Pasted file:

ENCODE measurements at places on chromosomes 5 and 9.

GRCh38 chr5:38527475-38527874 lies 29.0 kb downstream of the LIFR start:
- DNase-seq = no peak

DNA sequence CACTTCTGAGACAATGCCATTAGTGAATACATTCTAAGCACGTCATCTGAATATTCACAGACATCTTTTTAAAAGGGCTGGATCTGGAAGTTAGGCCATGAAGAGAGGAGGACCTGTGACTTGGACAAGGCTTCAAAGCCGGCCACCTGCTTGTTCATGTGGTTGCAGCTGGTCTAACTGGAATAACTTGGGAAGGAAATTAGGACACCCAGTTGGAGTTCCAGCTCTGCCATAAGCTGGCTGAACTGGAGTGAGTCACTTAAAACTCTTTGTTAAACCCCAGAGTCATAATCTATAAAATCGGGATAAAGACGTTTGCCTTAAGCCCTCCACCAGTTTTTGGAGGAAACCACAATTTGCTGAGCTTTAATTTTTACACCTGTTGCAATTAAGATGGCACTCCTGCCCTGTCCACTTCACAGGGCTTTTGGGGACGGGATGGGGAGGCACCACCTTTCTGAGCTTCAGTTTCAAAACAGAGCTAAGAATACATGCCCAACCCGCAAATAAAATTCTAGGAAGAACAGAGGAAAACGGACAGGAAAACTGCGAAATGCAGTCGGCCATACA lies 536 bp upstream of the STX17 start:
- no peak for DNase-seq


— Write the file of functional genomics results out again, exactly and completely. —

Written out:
ENCODE measurements at places on chromosomes 5 and 9.

GRCh38 chr5:38527475-38527874 lies 29.0 kb downstream of the LIFR start:
- DNase-seq = no peak

DNA sequence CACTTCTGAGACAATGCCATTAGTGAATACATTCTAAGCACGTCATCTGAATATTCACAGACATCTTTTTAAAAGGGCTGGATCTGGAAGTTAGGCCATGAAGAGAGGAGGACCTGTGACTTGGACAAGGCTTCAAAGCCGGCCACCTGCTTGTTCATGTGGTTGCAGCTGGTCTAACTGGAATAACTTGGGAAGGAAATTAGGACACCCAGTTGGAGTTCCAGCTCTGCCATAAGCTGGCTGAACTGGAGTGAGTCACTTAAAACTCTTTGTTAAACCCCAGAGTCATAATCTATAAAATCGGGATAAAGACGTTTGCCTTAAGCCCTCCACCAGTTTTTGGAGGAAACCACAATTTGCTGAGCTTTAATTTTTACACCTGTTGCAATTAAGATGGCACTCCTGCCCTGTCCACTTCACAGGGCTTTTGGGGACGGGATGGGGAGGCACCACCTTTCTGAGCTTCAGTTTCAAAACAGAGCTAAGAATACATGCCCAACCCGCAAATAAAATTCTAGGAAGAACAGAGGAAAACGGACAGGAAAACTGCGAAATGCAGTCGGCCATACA lies 536 bp upstream of the STX17 start:
- no peak for DNase-seq